tomato health check: blossom end rot, anyone?
ACCORDING TO MY AUGUST 1, 2010 scientific Facebook focus group (kidding, but four-dozen people did reply to my question about how their plants were doing) it was generally a thumb’s-up tomato year then so far. But with multiple hot, dry spells locally (even though I had been watering!), I kept worrying about the dreaded blossom end rot. And there it came, as expected—though hopefully not to stay.
Blossom end rot, which (just as it sounds) is a rotting of the fruit that begins as a watery spot on the blossom end, also affects peppers and eggplants. It’s a physiologic disorder—not something caused by a virus or fungus or bacteria, like so many other tomato ailments, but rather by physical stressors that prevent the fruit from taking up enough Calcium to come to ripeness in prime condition.
The watery spot transitions to a dry, sunken lesion (it looks as good as it sounds, above, served up on a non-silver spoon).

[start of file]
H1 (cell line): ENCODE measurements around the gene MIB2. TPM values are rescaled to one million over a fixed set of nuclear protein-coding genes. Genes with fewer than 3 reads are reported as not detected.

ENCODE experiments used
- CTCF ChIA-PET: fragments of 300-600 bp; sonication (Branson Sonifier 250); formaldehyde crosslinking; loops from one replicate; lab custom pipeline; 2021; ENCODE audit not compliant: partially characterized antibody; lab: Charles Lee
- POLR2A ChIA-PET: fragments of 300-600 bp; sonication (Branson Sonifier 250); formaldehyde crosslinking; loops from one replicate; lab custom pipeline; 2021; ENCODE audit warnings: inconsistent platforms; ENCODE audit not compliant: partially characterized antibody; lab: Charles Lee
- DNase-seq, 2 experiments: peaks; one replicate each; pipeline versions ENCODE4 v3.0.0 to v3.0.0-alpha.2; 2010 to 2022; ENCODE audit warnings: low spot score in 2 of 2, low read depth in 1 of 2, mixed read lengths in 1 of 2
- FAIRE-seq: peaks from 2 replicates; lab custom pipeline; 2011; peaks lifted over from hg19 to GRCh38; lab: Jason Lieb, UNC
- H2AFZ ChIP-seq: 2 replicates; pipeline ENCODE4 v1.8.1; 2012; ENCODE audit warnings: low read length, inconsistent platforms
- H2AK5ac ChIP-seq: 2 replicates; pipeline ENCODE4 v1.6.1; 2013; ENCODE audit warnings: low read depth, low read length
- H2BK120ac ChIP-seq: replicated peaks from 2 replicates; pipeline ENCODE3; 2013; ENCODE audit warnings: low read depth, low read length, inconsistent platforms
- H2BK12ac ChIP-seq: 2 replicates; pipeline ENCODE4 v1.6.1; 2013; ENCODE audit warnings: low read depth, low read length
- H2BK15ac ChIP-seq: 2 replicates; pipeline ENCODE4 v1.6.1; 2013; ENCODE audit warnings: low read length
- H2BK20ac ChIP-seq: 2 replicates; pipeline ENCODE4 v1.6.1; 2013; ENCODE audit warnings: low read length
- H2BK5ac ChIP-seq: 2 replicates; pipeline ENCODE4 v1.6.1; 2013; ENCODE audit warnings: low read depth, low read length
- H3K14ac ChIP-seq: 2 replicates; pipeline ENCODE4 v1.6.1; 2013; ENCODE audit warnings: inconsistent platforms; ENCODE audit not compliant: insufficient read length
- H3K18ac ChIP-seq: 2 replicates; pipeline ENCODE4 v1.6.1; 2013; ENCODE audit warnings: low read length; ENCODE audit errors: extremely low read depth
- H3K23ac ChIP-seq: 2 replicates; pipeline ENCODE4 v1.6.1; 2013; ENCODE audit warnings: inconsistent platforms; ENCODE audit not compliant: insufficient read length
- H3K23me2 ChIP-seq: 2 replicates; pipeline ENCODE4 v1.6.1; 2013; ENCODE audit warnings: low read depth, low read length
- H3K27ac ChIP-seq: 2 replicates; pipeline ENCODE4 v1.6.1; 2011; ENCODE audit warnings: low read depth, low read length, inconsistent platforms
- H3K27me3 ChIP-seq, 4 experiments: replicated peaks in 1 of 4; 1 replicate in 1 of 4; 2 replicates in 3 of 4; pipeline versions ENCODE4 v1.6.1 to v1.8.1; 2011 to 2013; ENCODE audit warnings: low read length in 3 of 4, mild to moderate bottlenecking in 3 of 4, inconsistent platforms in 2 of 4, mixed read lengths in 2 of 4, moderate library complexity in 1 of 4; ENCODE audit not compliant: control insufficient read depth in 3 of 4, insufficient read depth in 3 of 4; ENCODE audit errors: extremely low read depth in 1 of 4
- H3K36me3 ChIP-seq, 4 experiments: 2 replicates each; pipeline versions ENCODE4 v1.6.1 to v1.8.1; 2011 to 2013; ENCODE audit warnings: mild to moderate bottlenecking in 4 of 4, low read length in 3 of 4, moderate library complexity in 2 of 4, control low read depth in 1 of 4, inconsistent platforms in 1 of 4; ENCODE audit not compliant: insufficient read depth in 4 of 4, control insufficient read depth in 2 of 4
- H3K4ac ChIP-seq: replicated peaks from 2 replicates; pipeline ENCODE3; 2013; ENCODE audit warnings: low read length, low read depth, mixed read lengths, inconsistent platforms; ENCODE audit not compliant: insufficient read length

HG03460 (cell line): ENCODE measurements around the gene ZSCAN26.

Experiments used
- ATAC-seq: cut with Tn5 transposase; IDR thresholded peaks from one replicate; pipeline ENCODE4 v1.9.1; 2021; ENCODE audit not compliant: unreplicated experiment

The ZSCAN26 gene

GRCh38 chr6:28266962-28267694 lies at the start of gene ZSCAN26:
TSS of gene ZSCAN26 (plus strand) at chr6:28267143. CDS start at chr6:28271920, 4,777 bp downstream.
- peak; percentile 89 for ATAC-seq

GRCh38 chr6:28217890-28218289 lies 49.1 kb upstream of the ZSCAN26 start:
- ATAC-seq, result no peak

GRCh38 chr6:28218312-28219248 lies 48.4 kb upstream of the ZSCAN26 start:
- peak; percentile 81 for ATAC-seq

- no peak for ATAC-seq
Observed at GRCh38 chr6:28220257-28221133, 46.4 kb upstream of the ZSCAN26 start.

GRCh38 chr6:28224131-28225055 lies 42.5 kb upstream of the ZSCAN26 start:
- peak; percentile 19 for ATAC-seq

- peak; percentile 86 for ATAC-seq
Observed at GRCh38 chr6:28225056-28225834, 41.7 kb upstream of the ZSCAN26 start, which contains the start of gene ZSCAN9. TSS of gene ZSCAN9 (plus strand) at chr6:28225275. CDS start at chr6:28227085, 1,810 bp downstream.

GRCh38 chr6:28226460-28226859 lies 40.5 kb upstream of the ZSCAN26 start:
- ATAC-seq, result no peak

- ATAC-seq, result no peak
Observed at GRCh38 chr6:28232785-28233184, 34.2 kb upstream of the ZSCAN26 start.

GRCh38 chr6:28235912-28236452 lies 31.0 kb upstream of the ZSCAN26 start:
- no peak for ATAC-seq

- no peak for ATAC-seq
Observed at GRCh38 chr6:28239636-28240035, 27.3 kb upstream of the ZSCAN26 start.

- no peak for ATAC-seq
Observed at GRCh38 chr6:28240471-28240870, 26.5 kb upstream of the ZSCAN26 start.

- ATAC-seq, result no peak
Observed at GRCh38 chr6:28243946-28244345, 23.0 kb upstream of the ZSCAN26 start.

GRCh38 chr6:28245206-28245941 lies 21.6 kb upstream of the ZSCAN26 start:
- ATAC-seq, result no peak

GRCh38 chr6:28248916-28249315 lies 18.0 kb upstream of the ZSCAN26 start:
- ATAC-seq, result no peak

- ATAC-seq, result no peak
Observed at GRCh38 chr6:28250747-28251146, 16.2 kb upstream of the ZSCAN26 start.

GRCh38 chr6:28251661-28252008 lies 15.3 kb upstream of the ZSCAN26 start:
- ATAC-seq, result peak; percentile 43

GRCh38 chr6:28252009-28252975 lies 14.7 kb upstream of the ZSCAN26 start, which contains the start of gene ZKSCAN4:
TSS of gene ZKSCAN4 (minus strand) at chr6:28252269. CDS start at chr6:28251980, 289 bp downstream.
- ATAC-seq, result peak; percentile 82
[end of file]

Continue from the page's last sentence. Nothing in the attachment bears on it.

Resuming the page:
Why the deficiency of Calcium, though? What did I do wrong? Various factors can bring it about, including soil that suddenly goes dry (as in a fierce heatwave), excessive fluctuations in soil moisture, over-application of high-Nitrogen fertilizers (not guilty!), root-system damage, or the excess of other soil salts, among other causes.
On August 2, 2010, I didn’t see many more affected fruit—yet.
Like many of my Facebook friends (join us there?) from the Finger Lakes to Tucson, Michigan to Massachusetts, at that time, I did see this, though: generally late ripening. I was just then starting to get my first tomatoes, despite all the heat (which actually can slow down fruit set, as counter-intuitive as that may seem with a heat-loving crop).
And so I waited for enough fruits for that thrilling first pot of sauce. What about you? What’s the view into your slice of tomato life?
(Want more tomato dish? All my tomato posts–wisdom, whimsy and even recipes–are collected here.)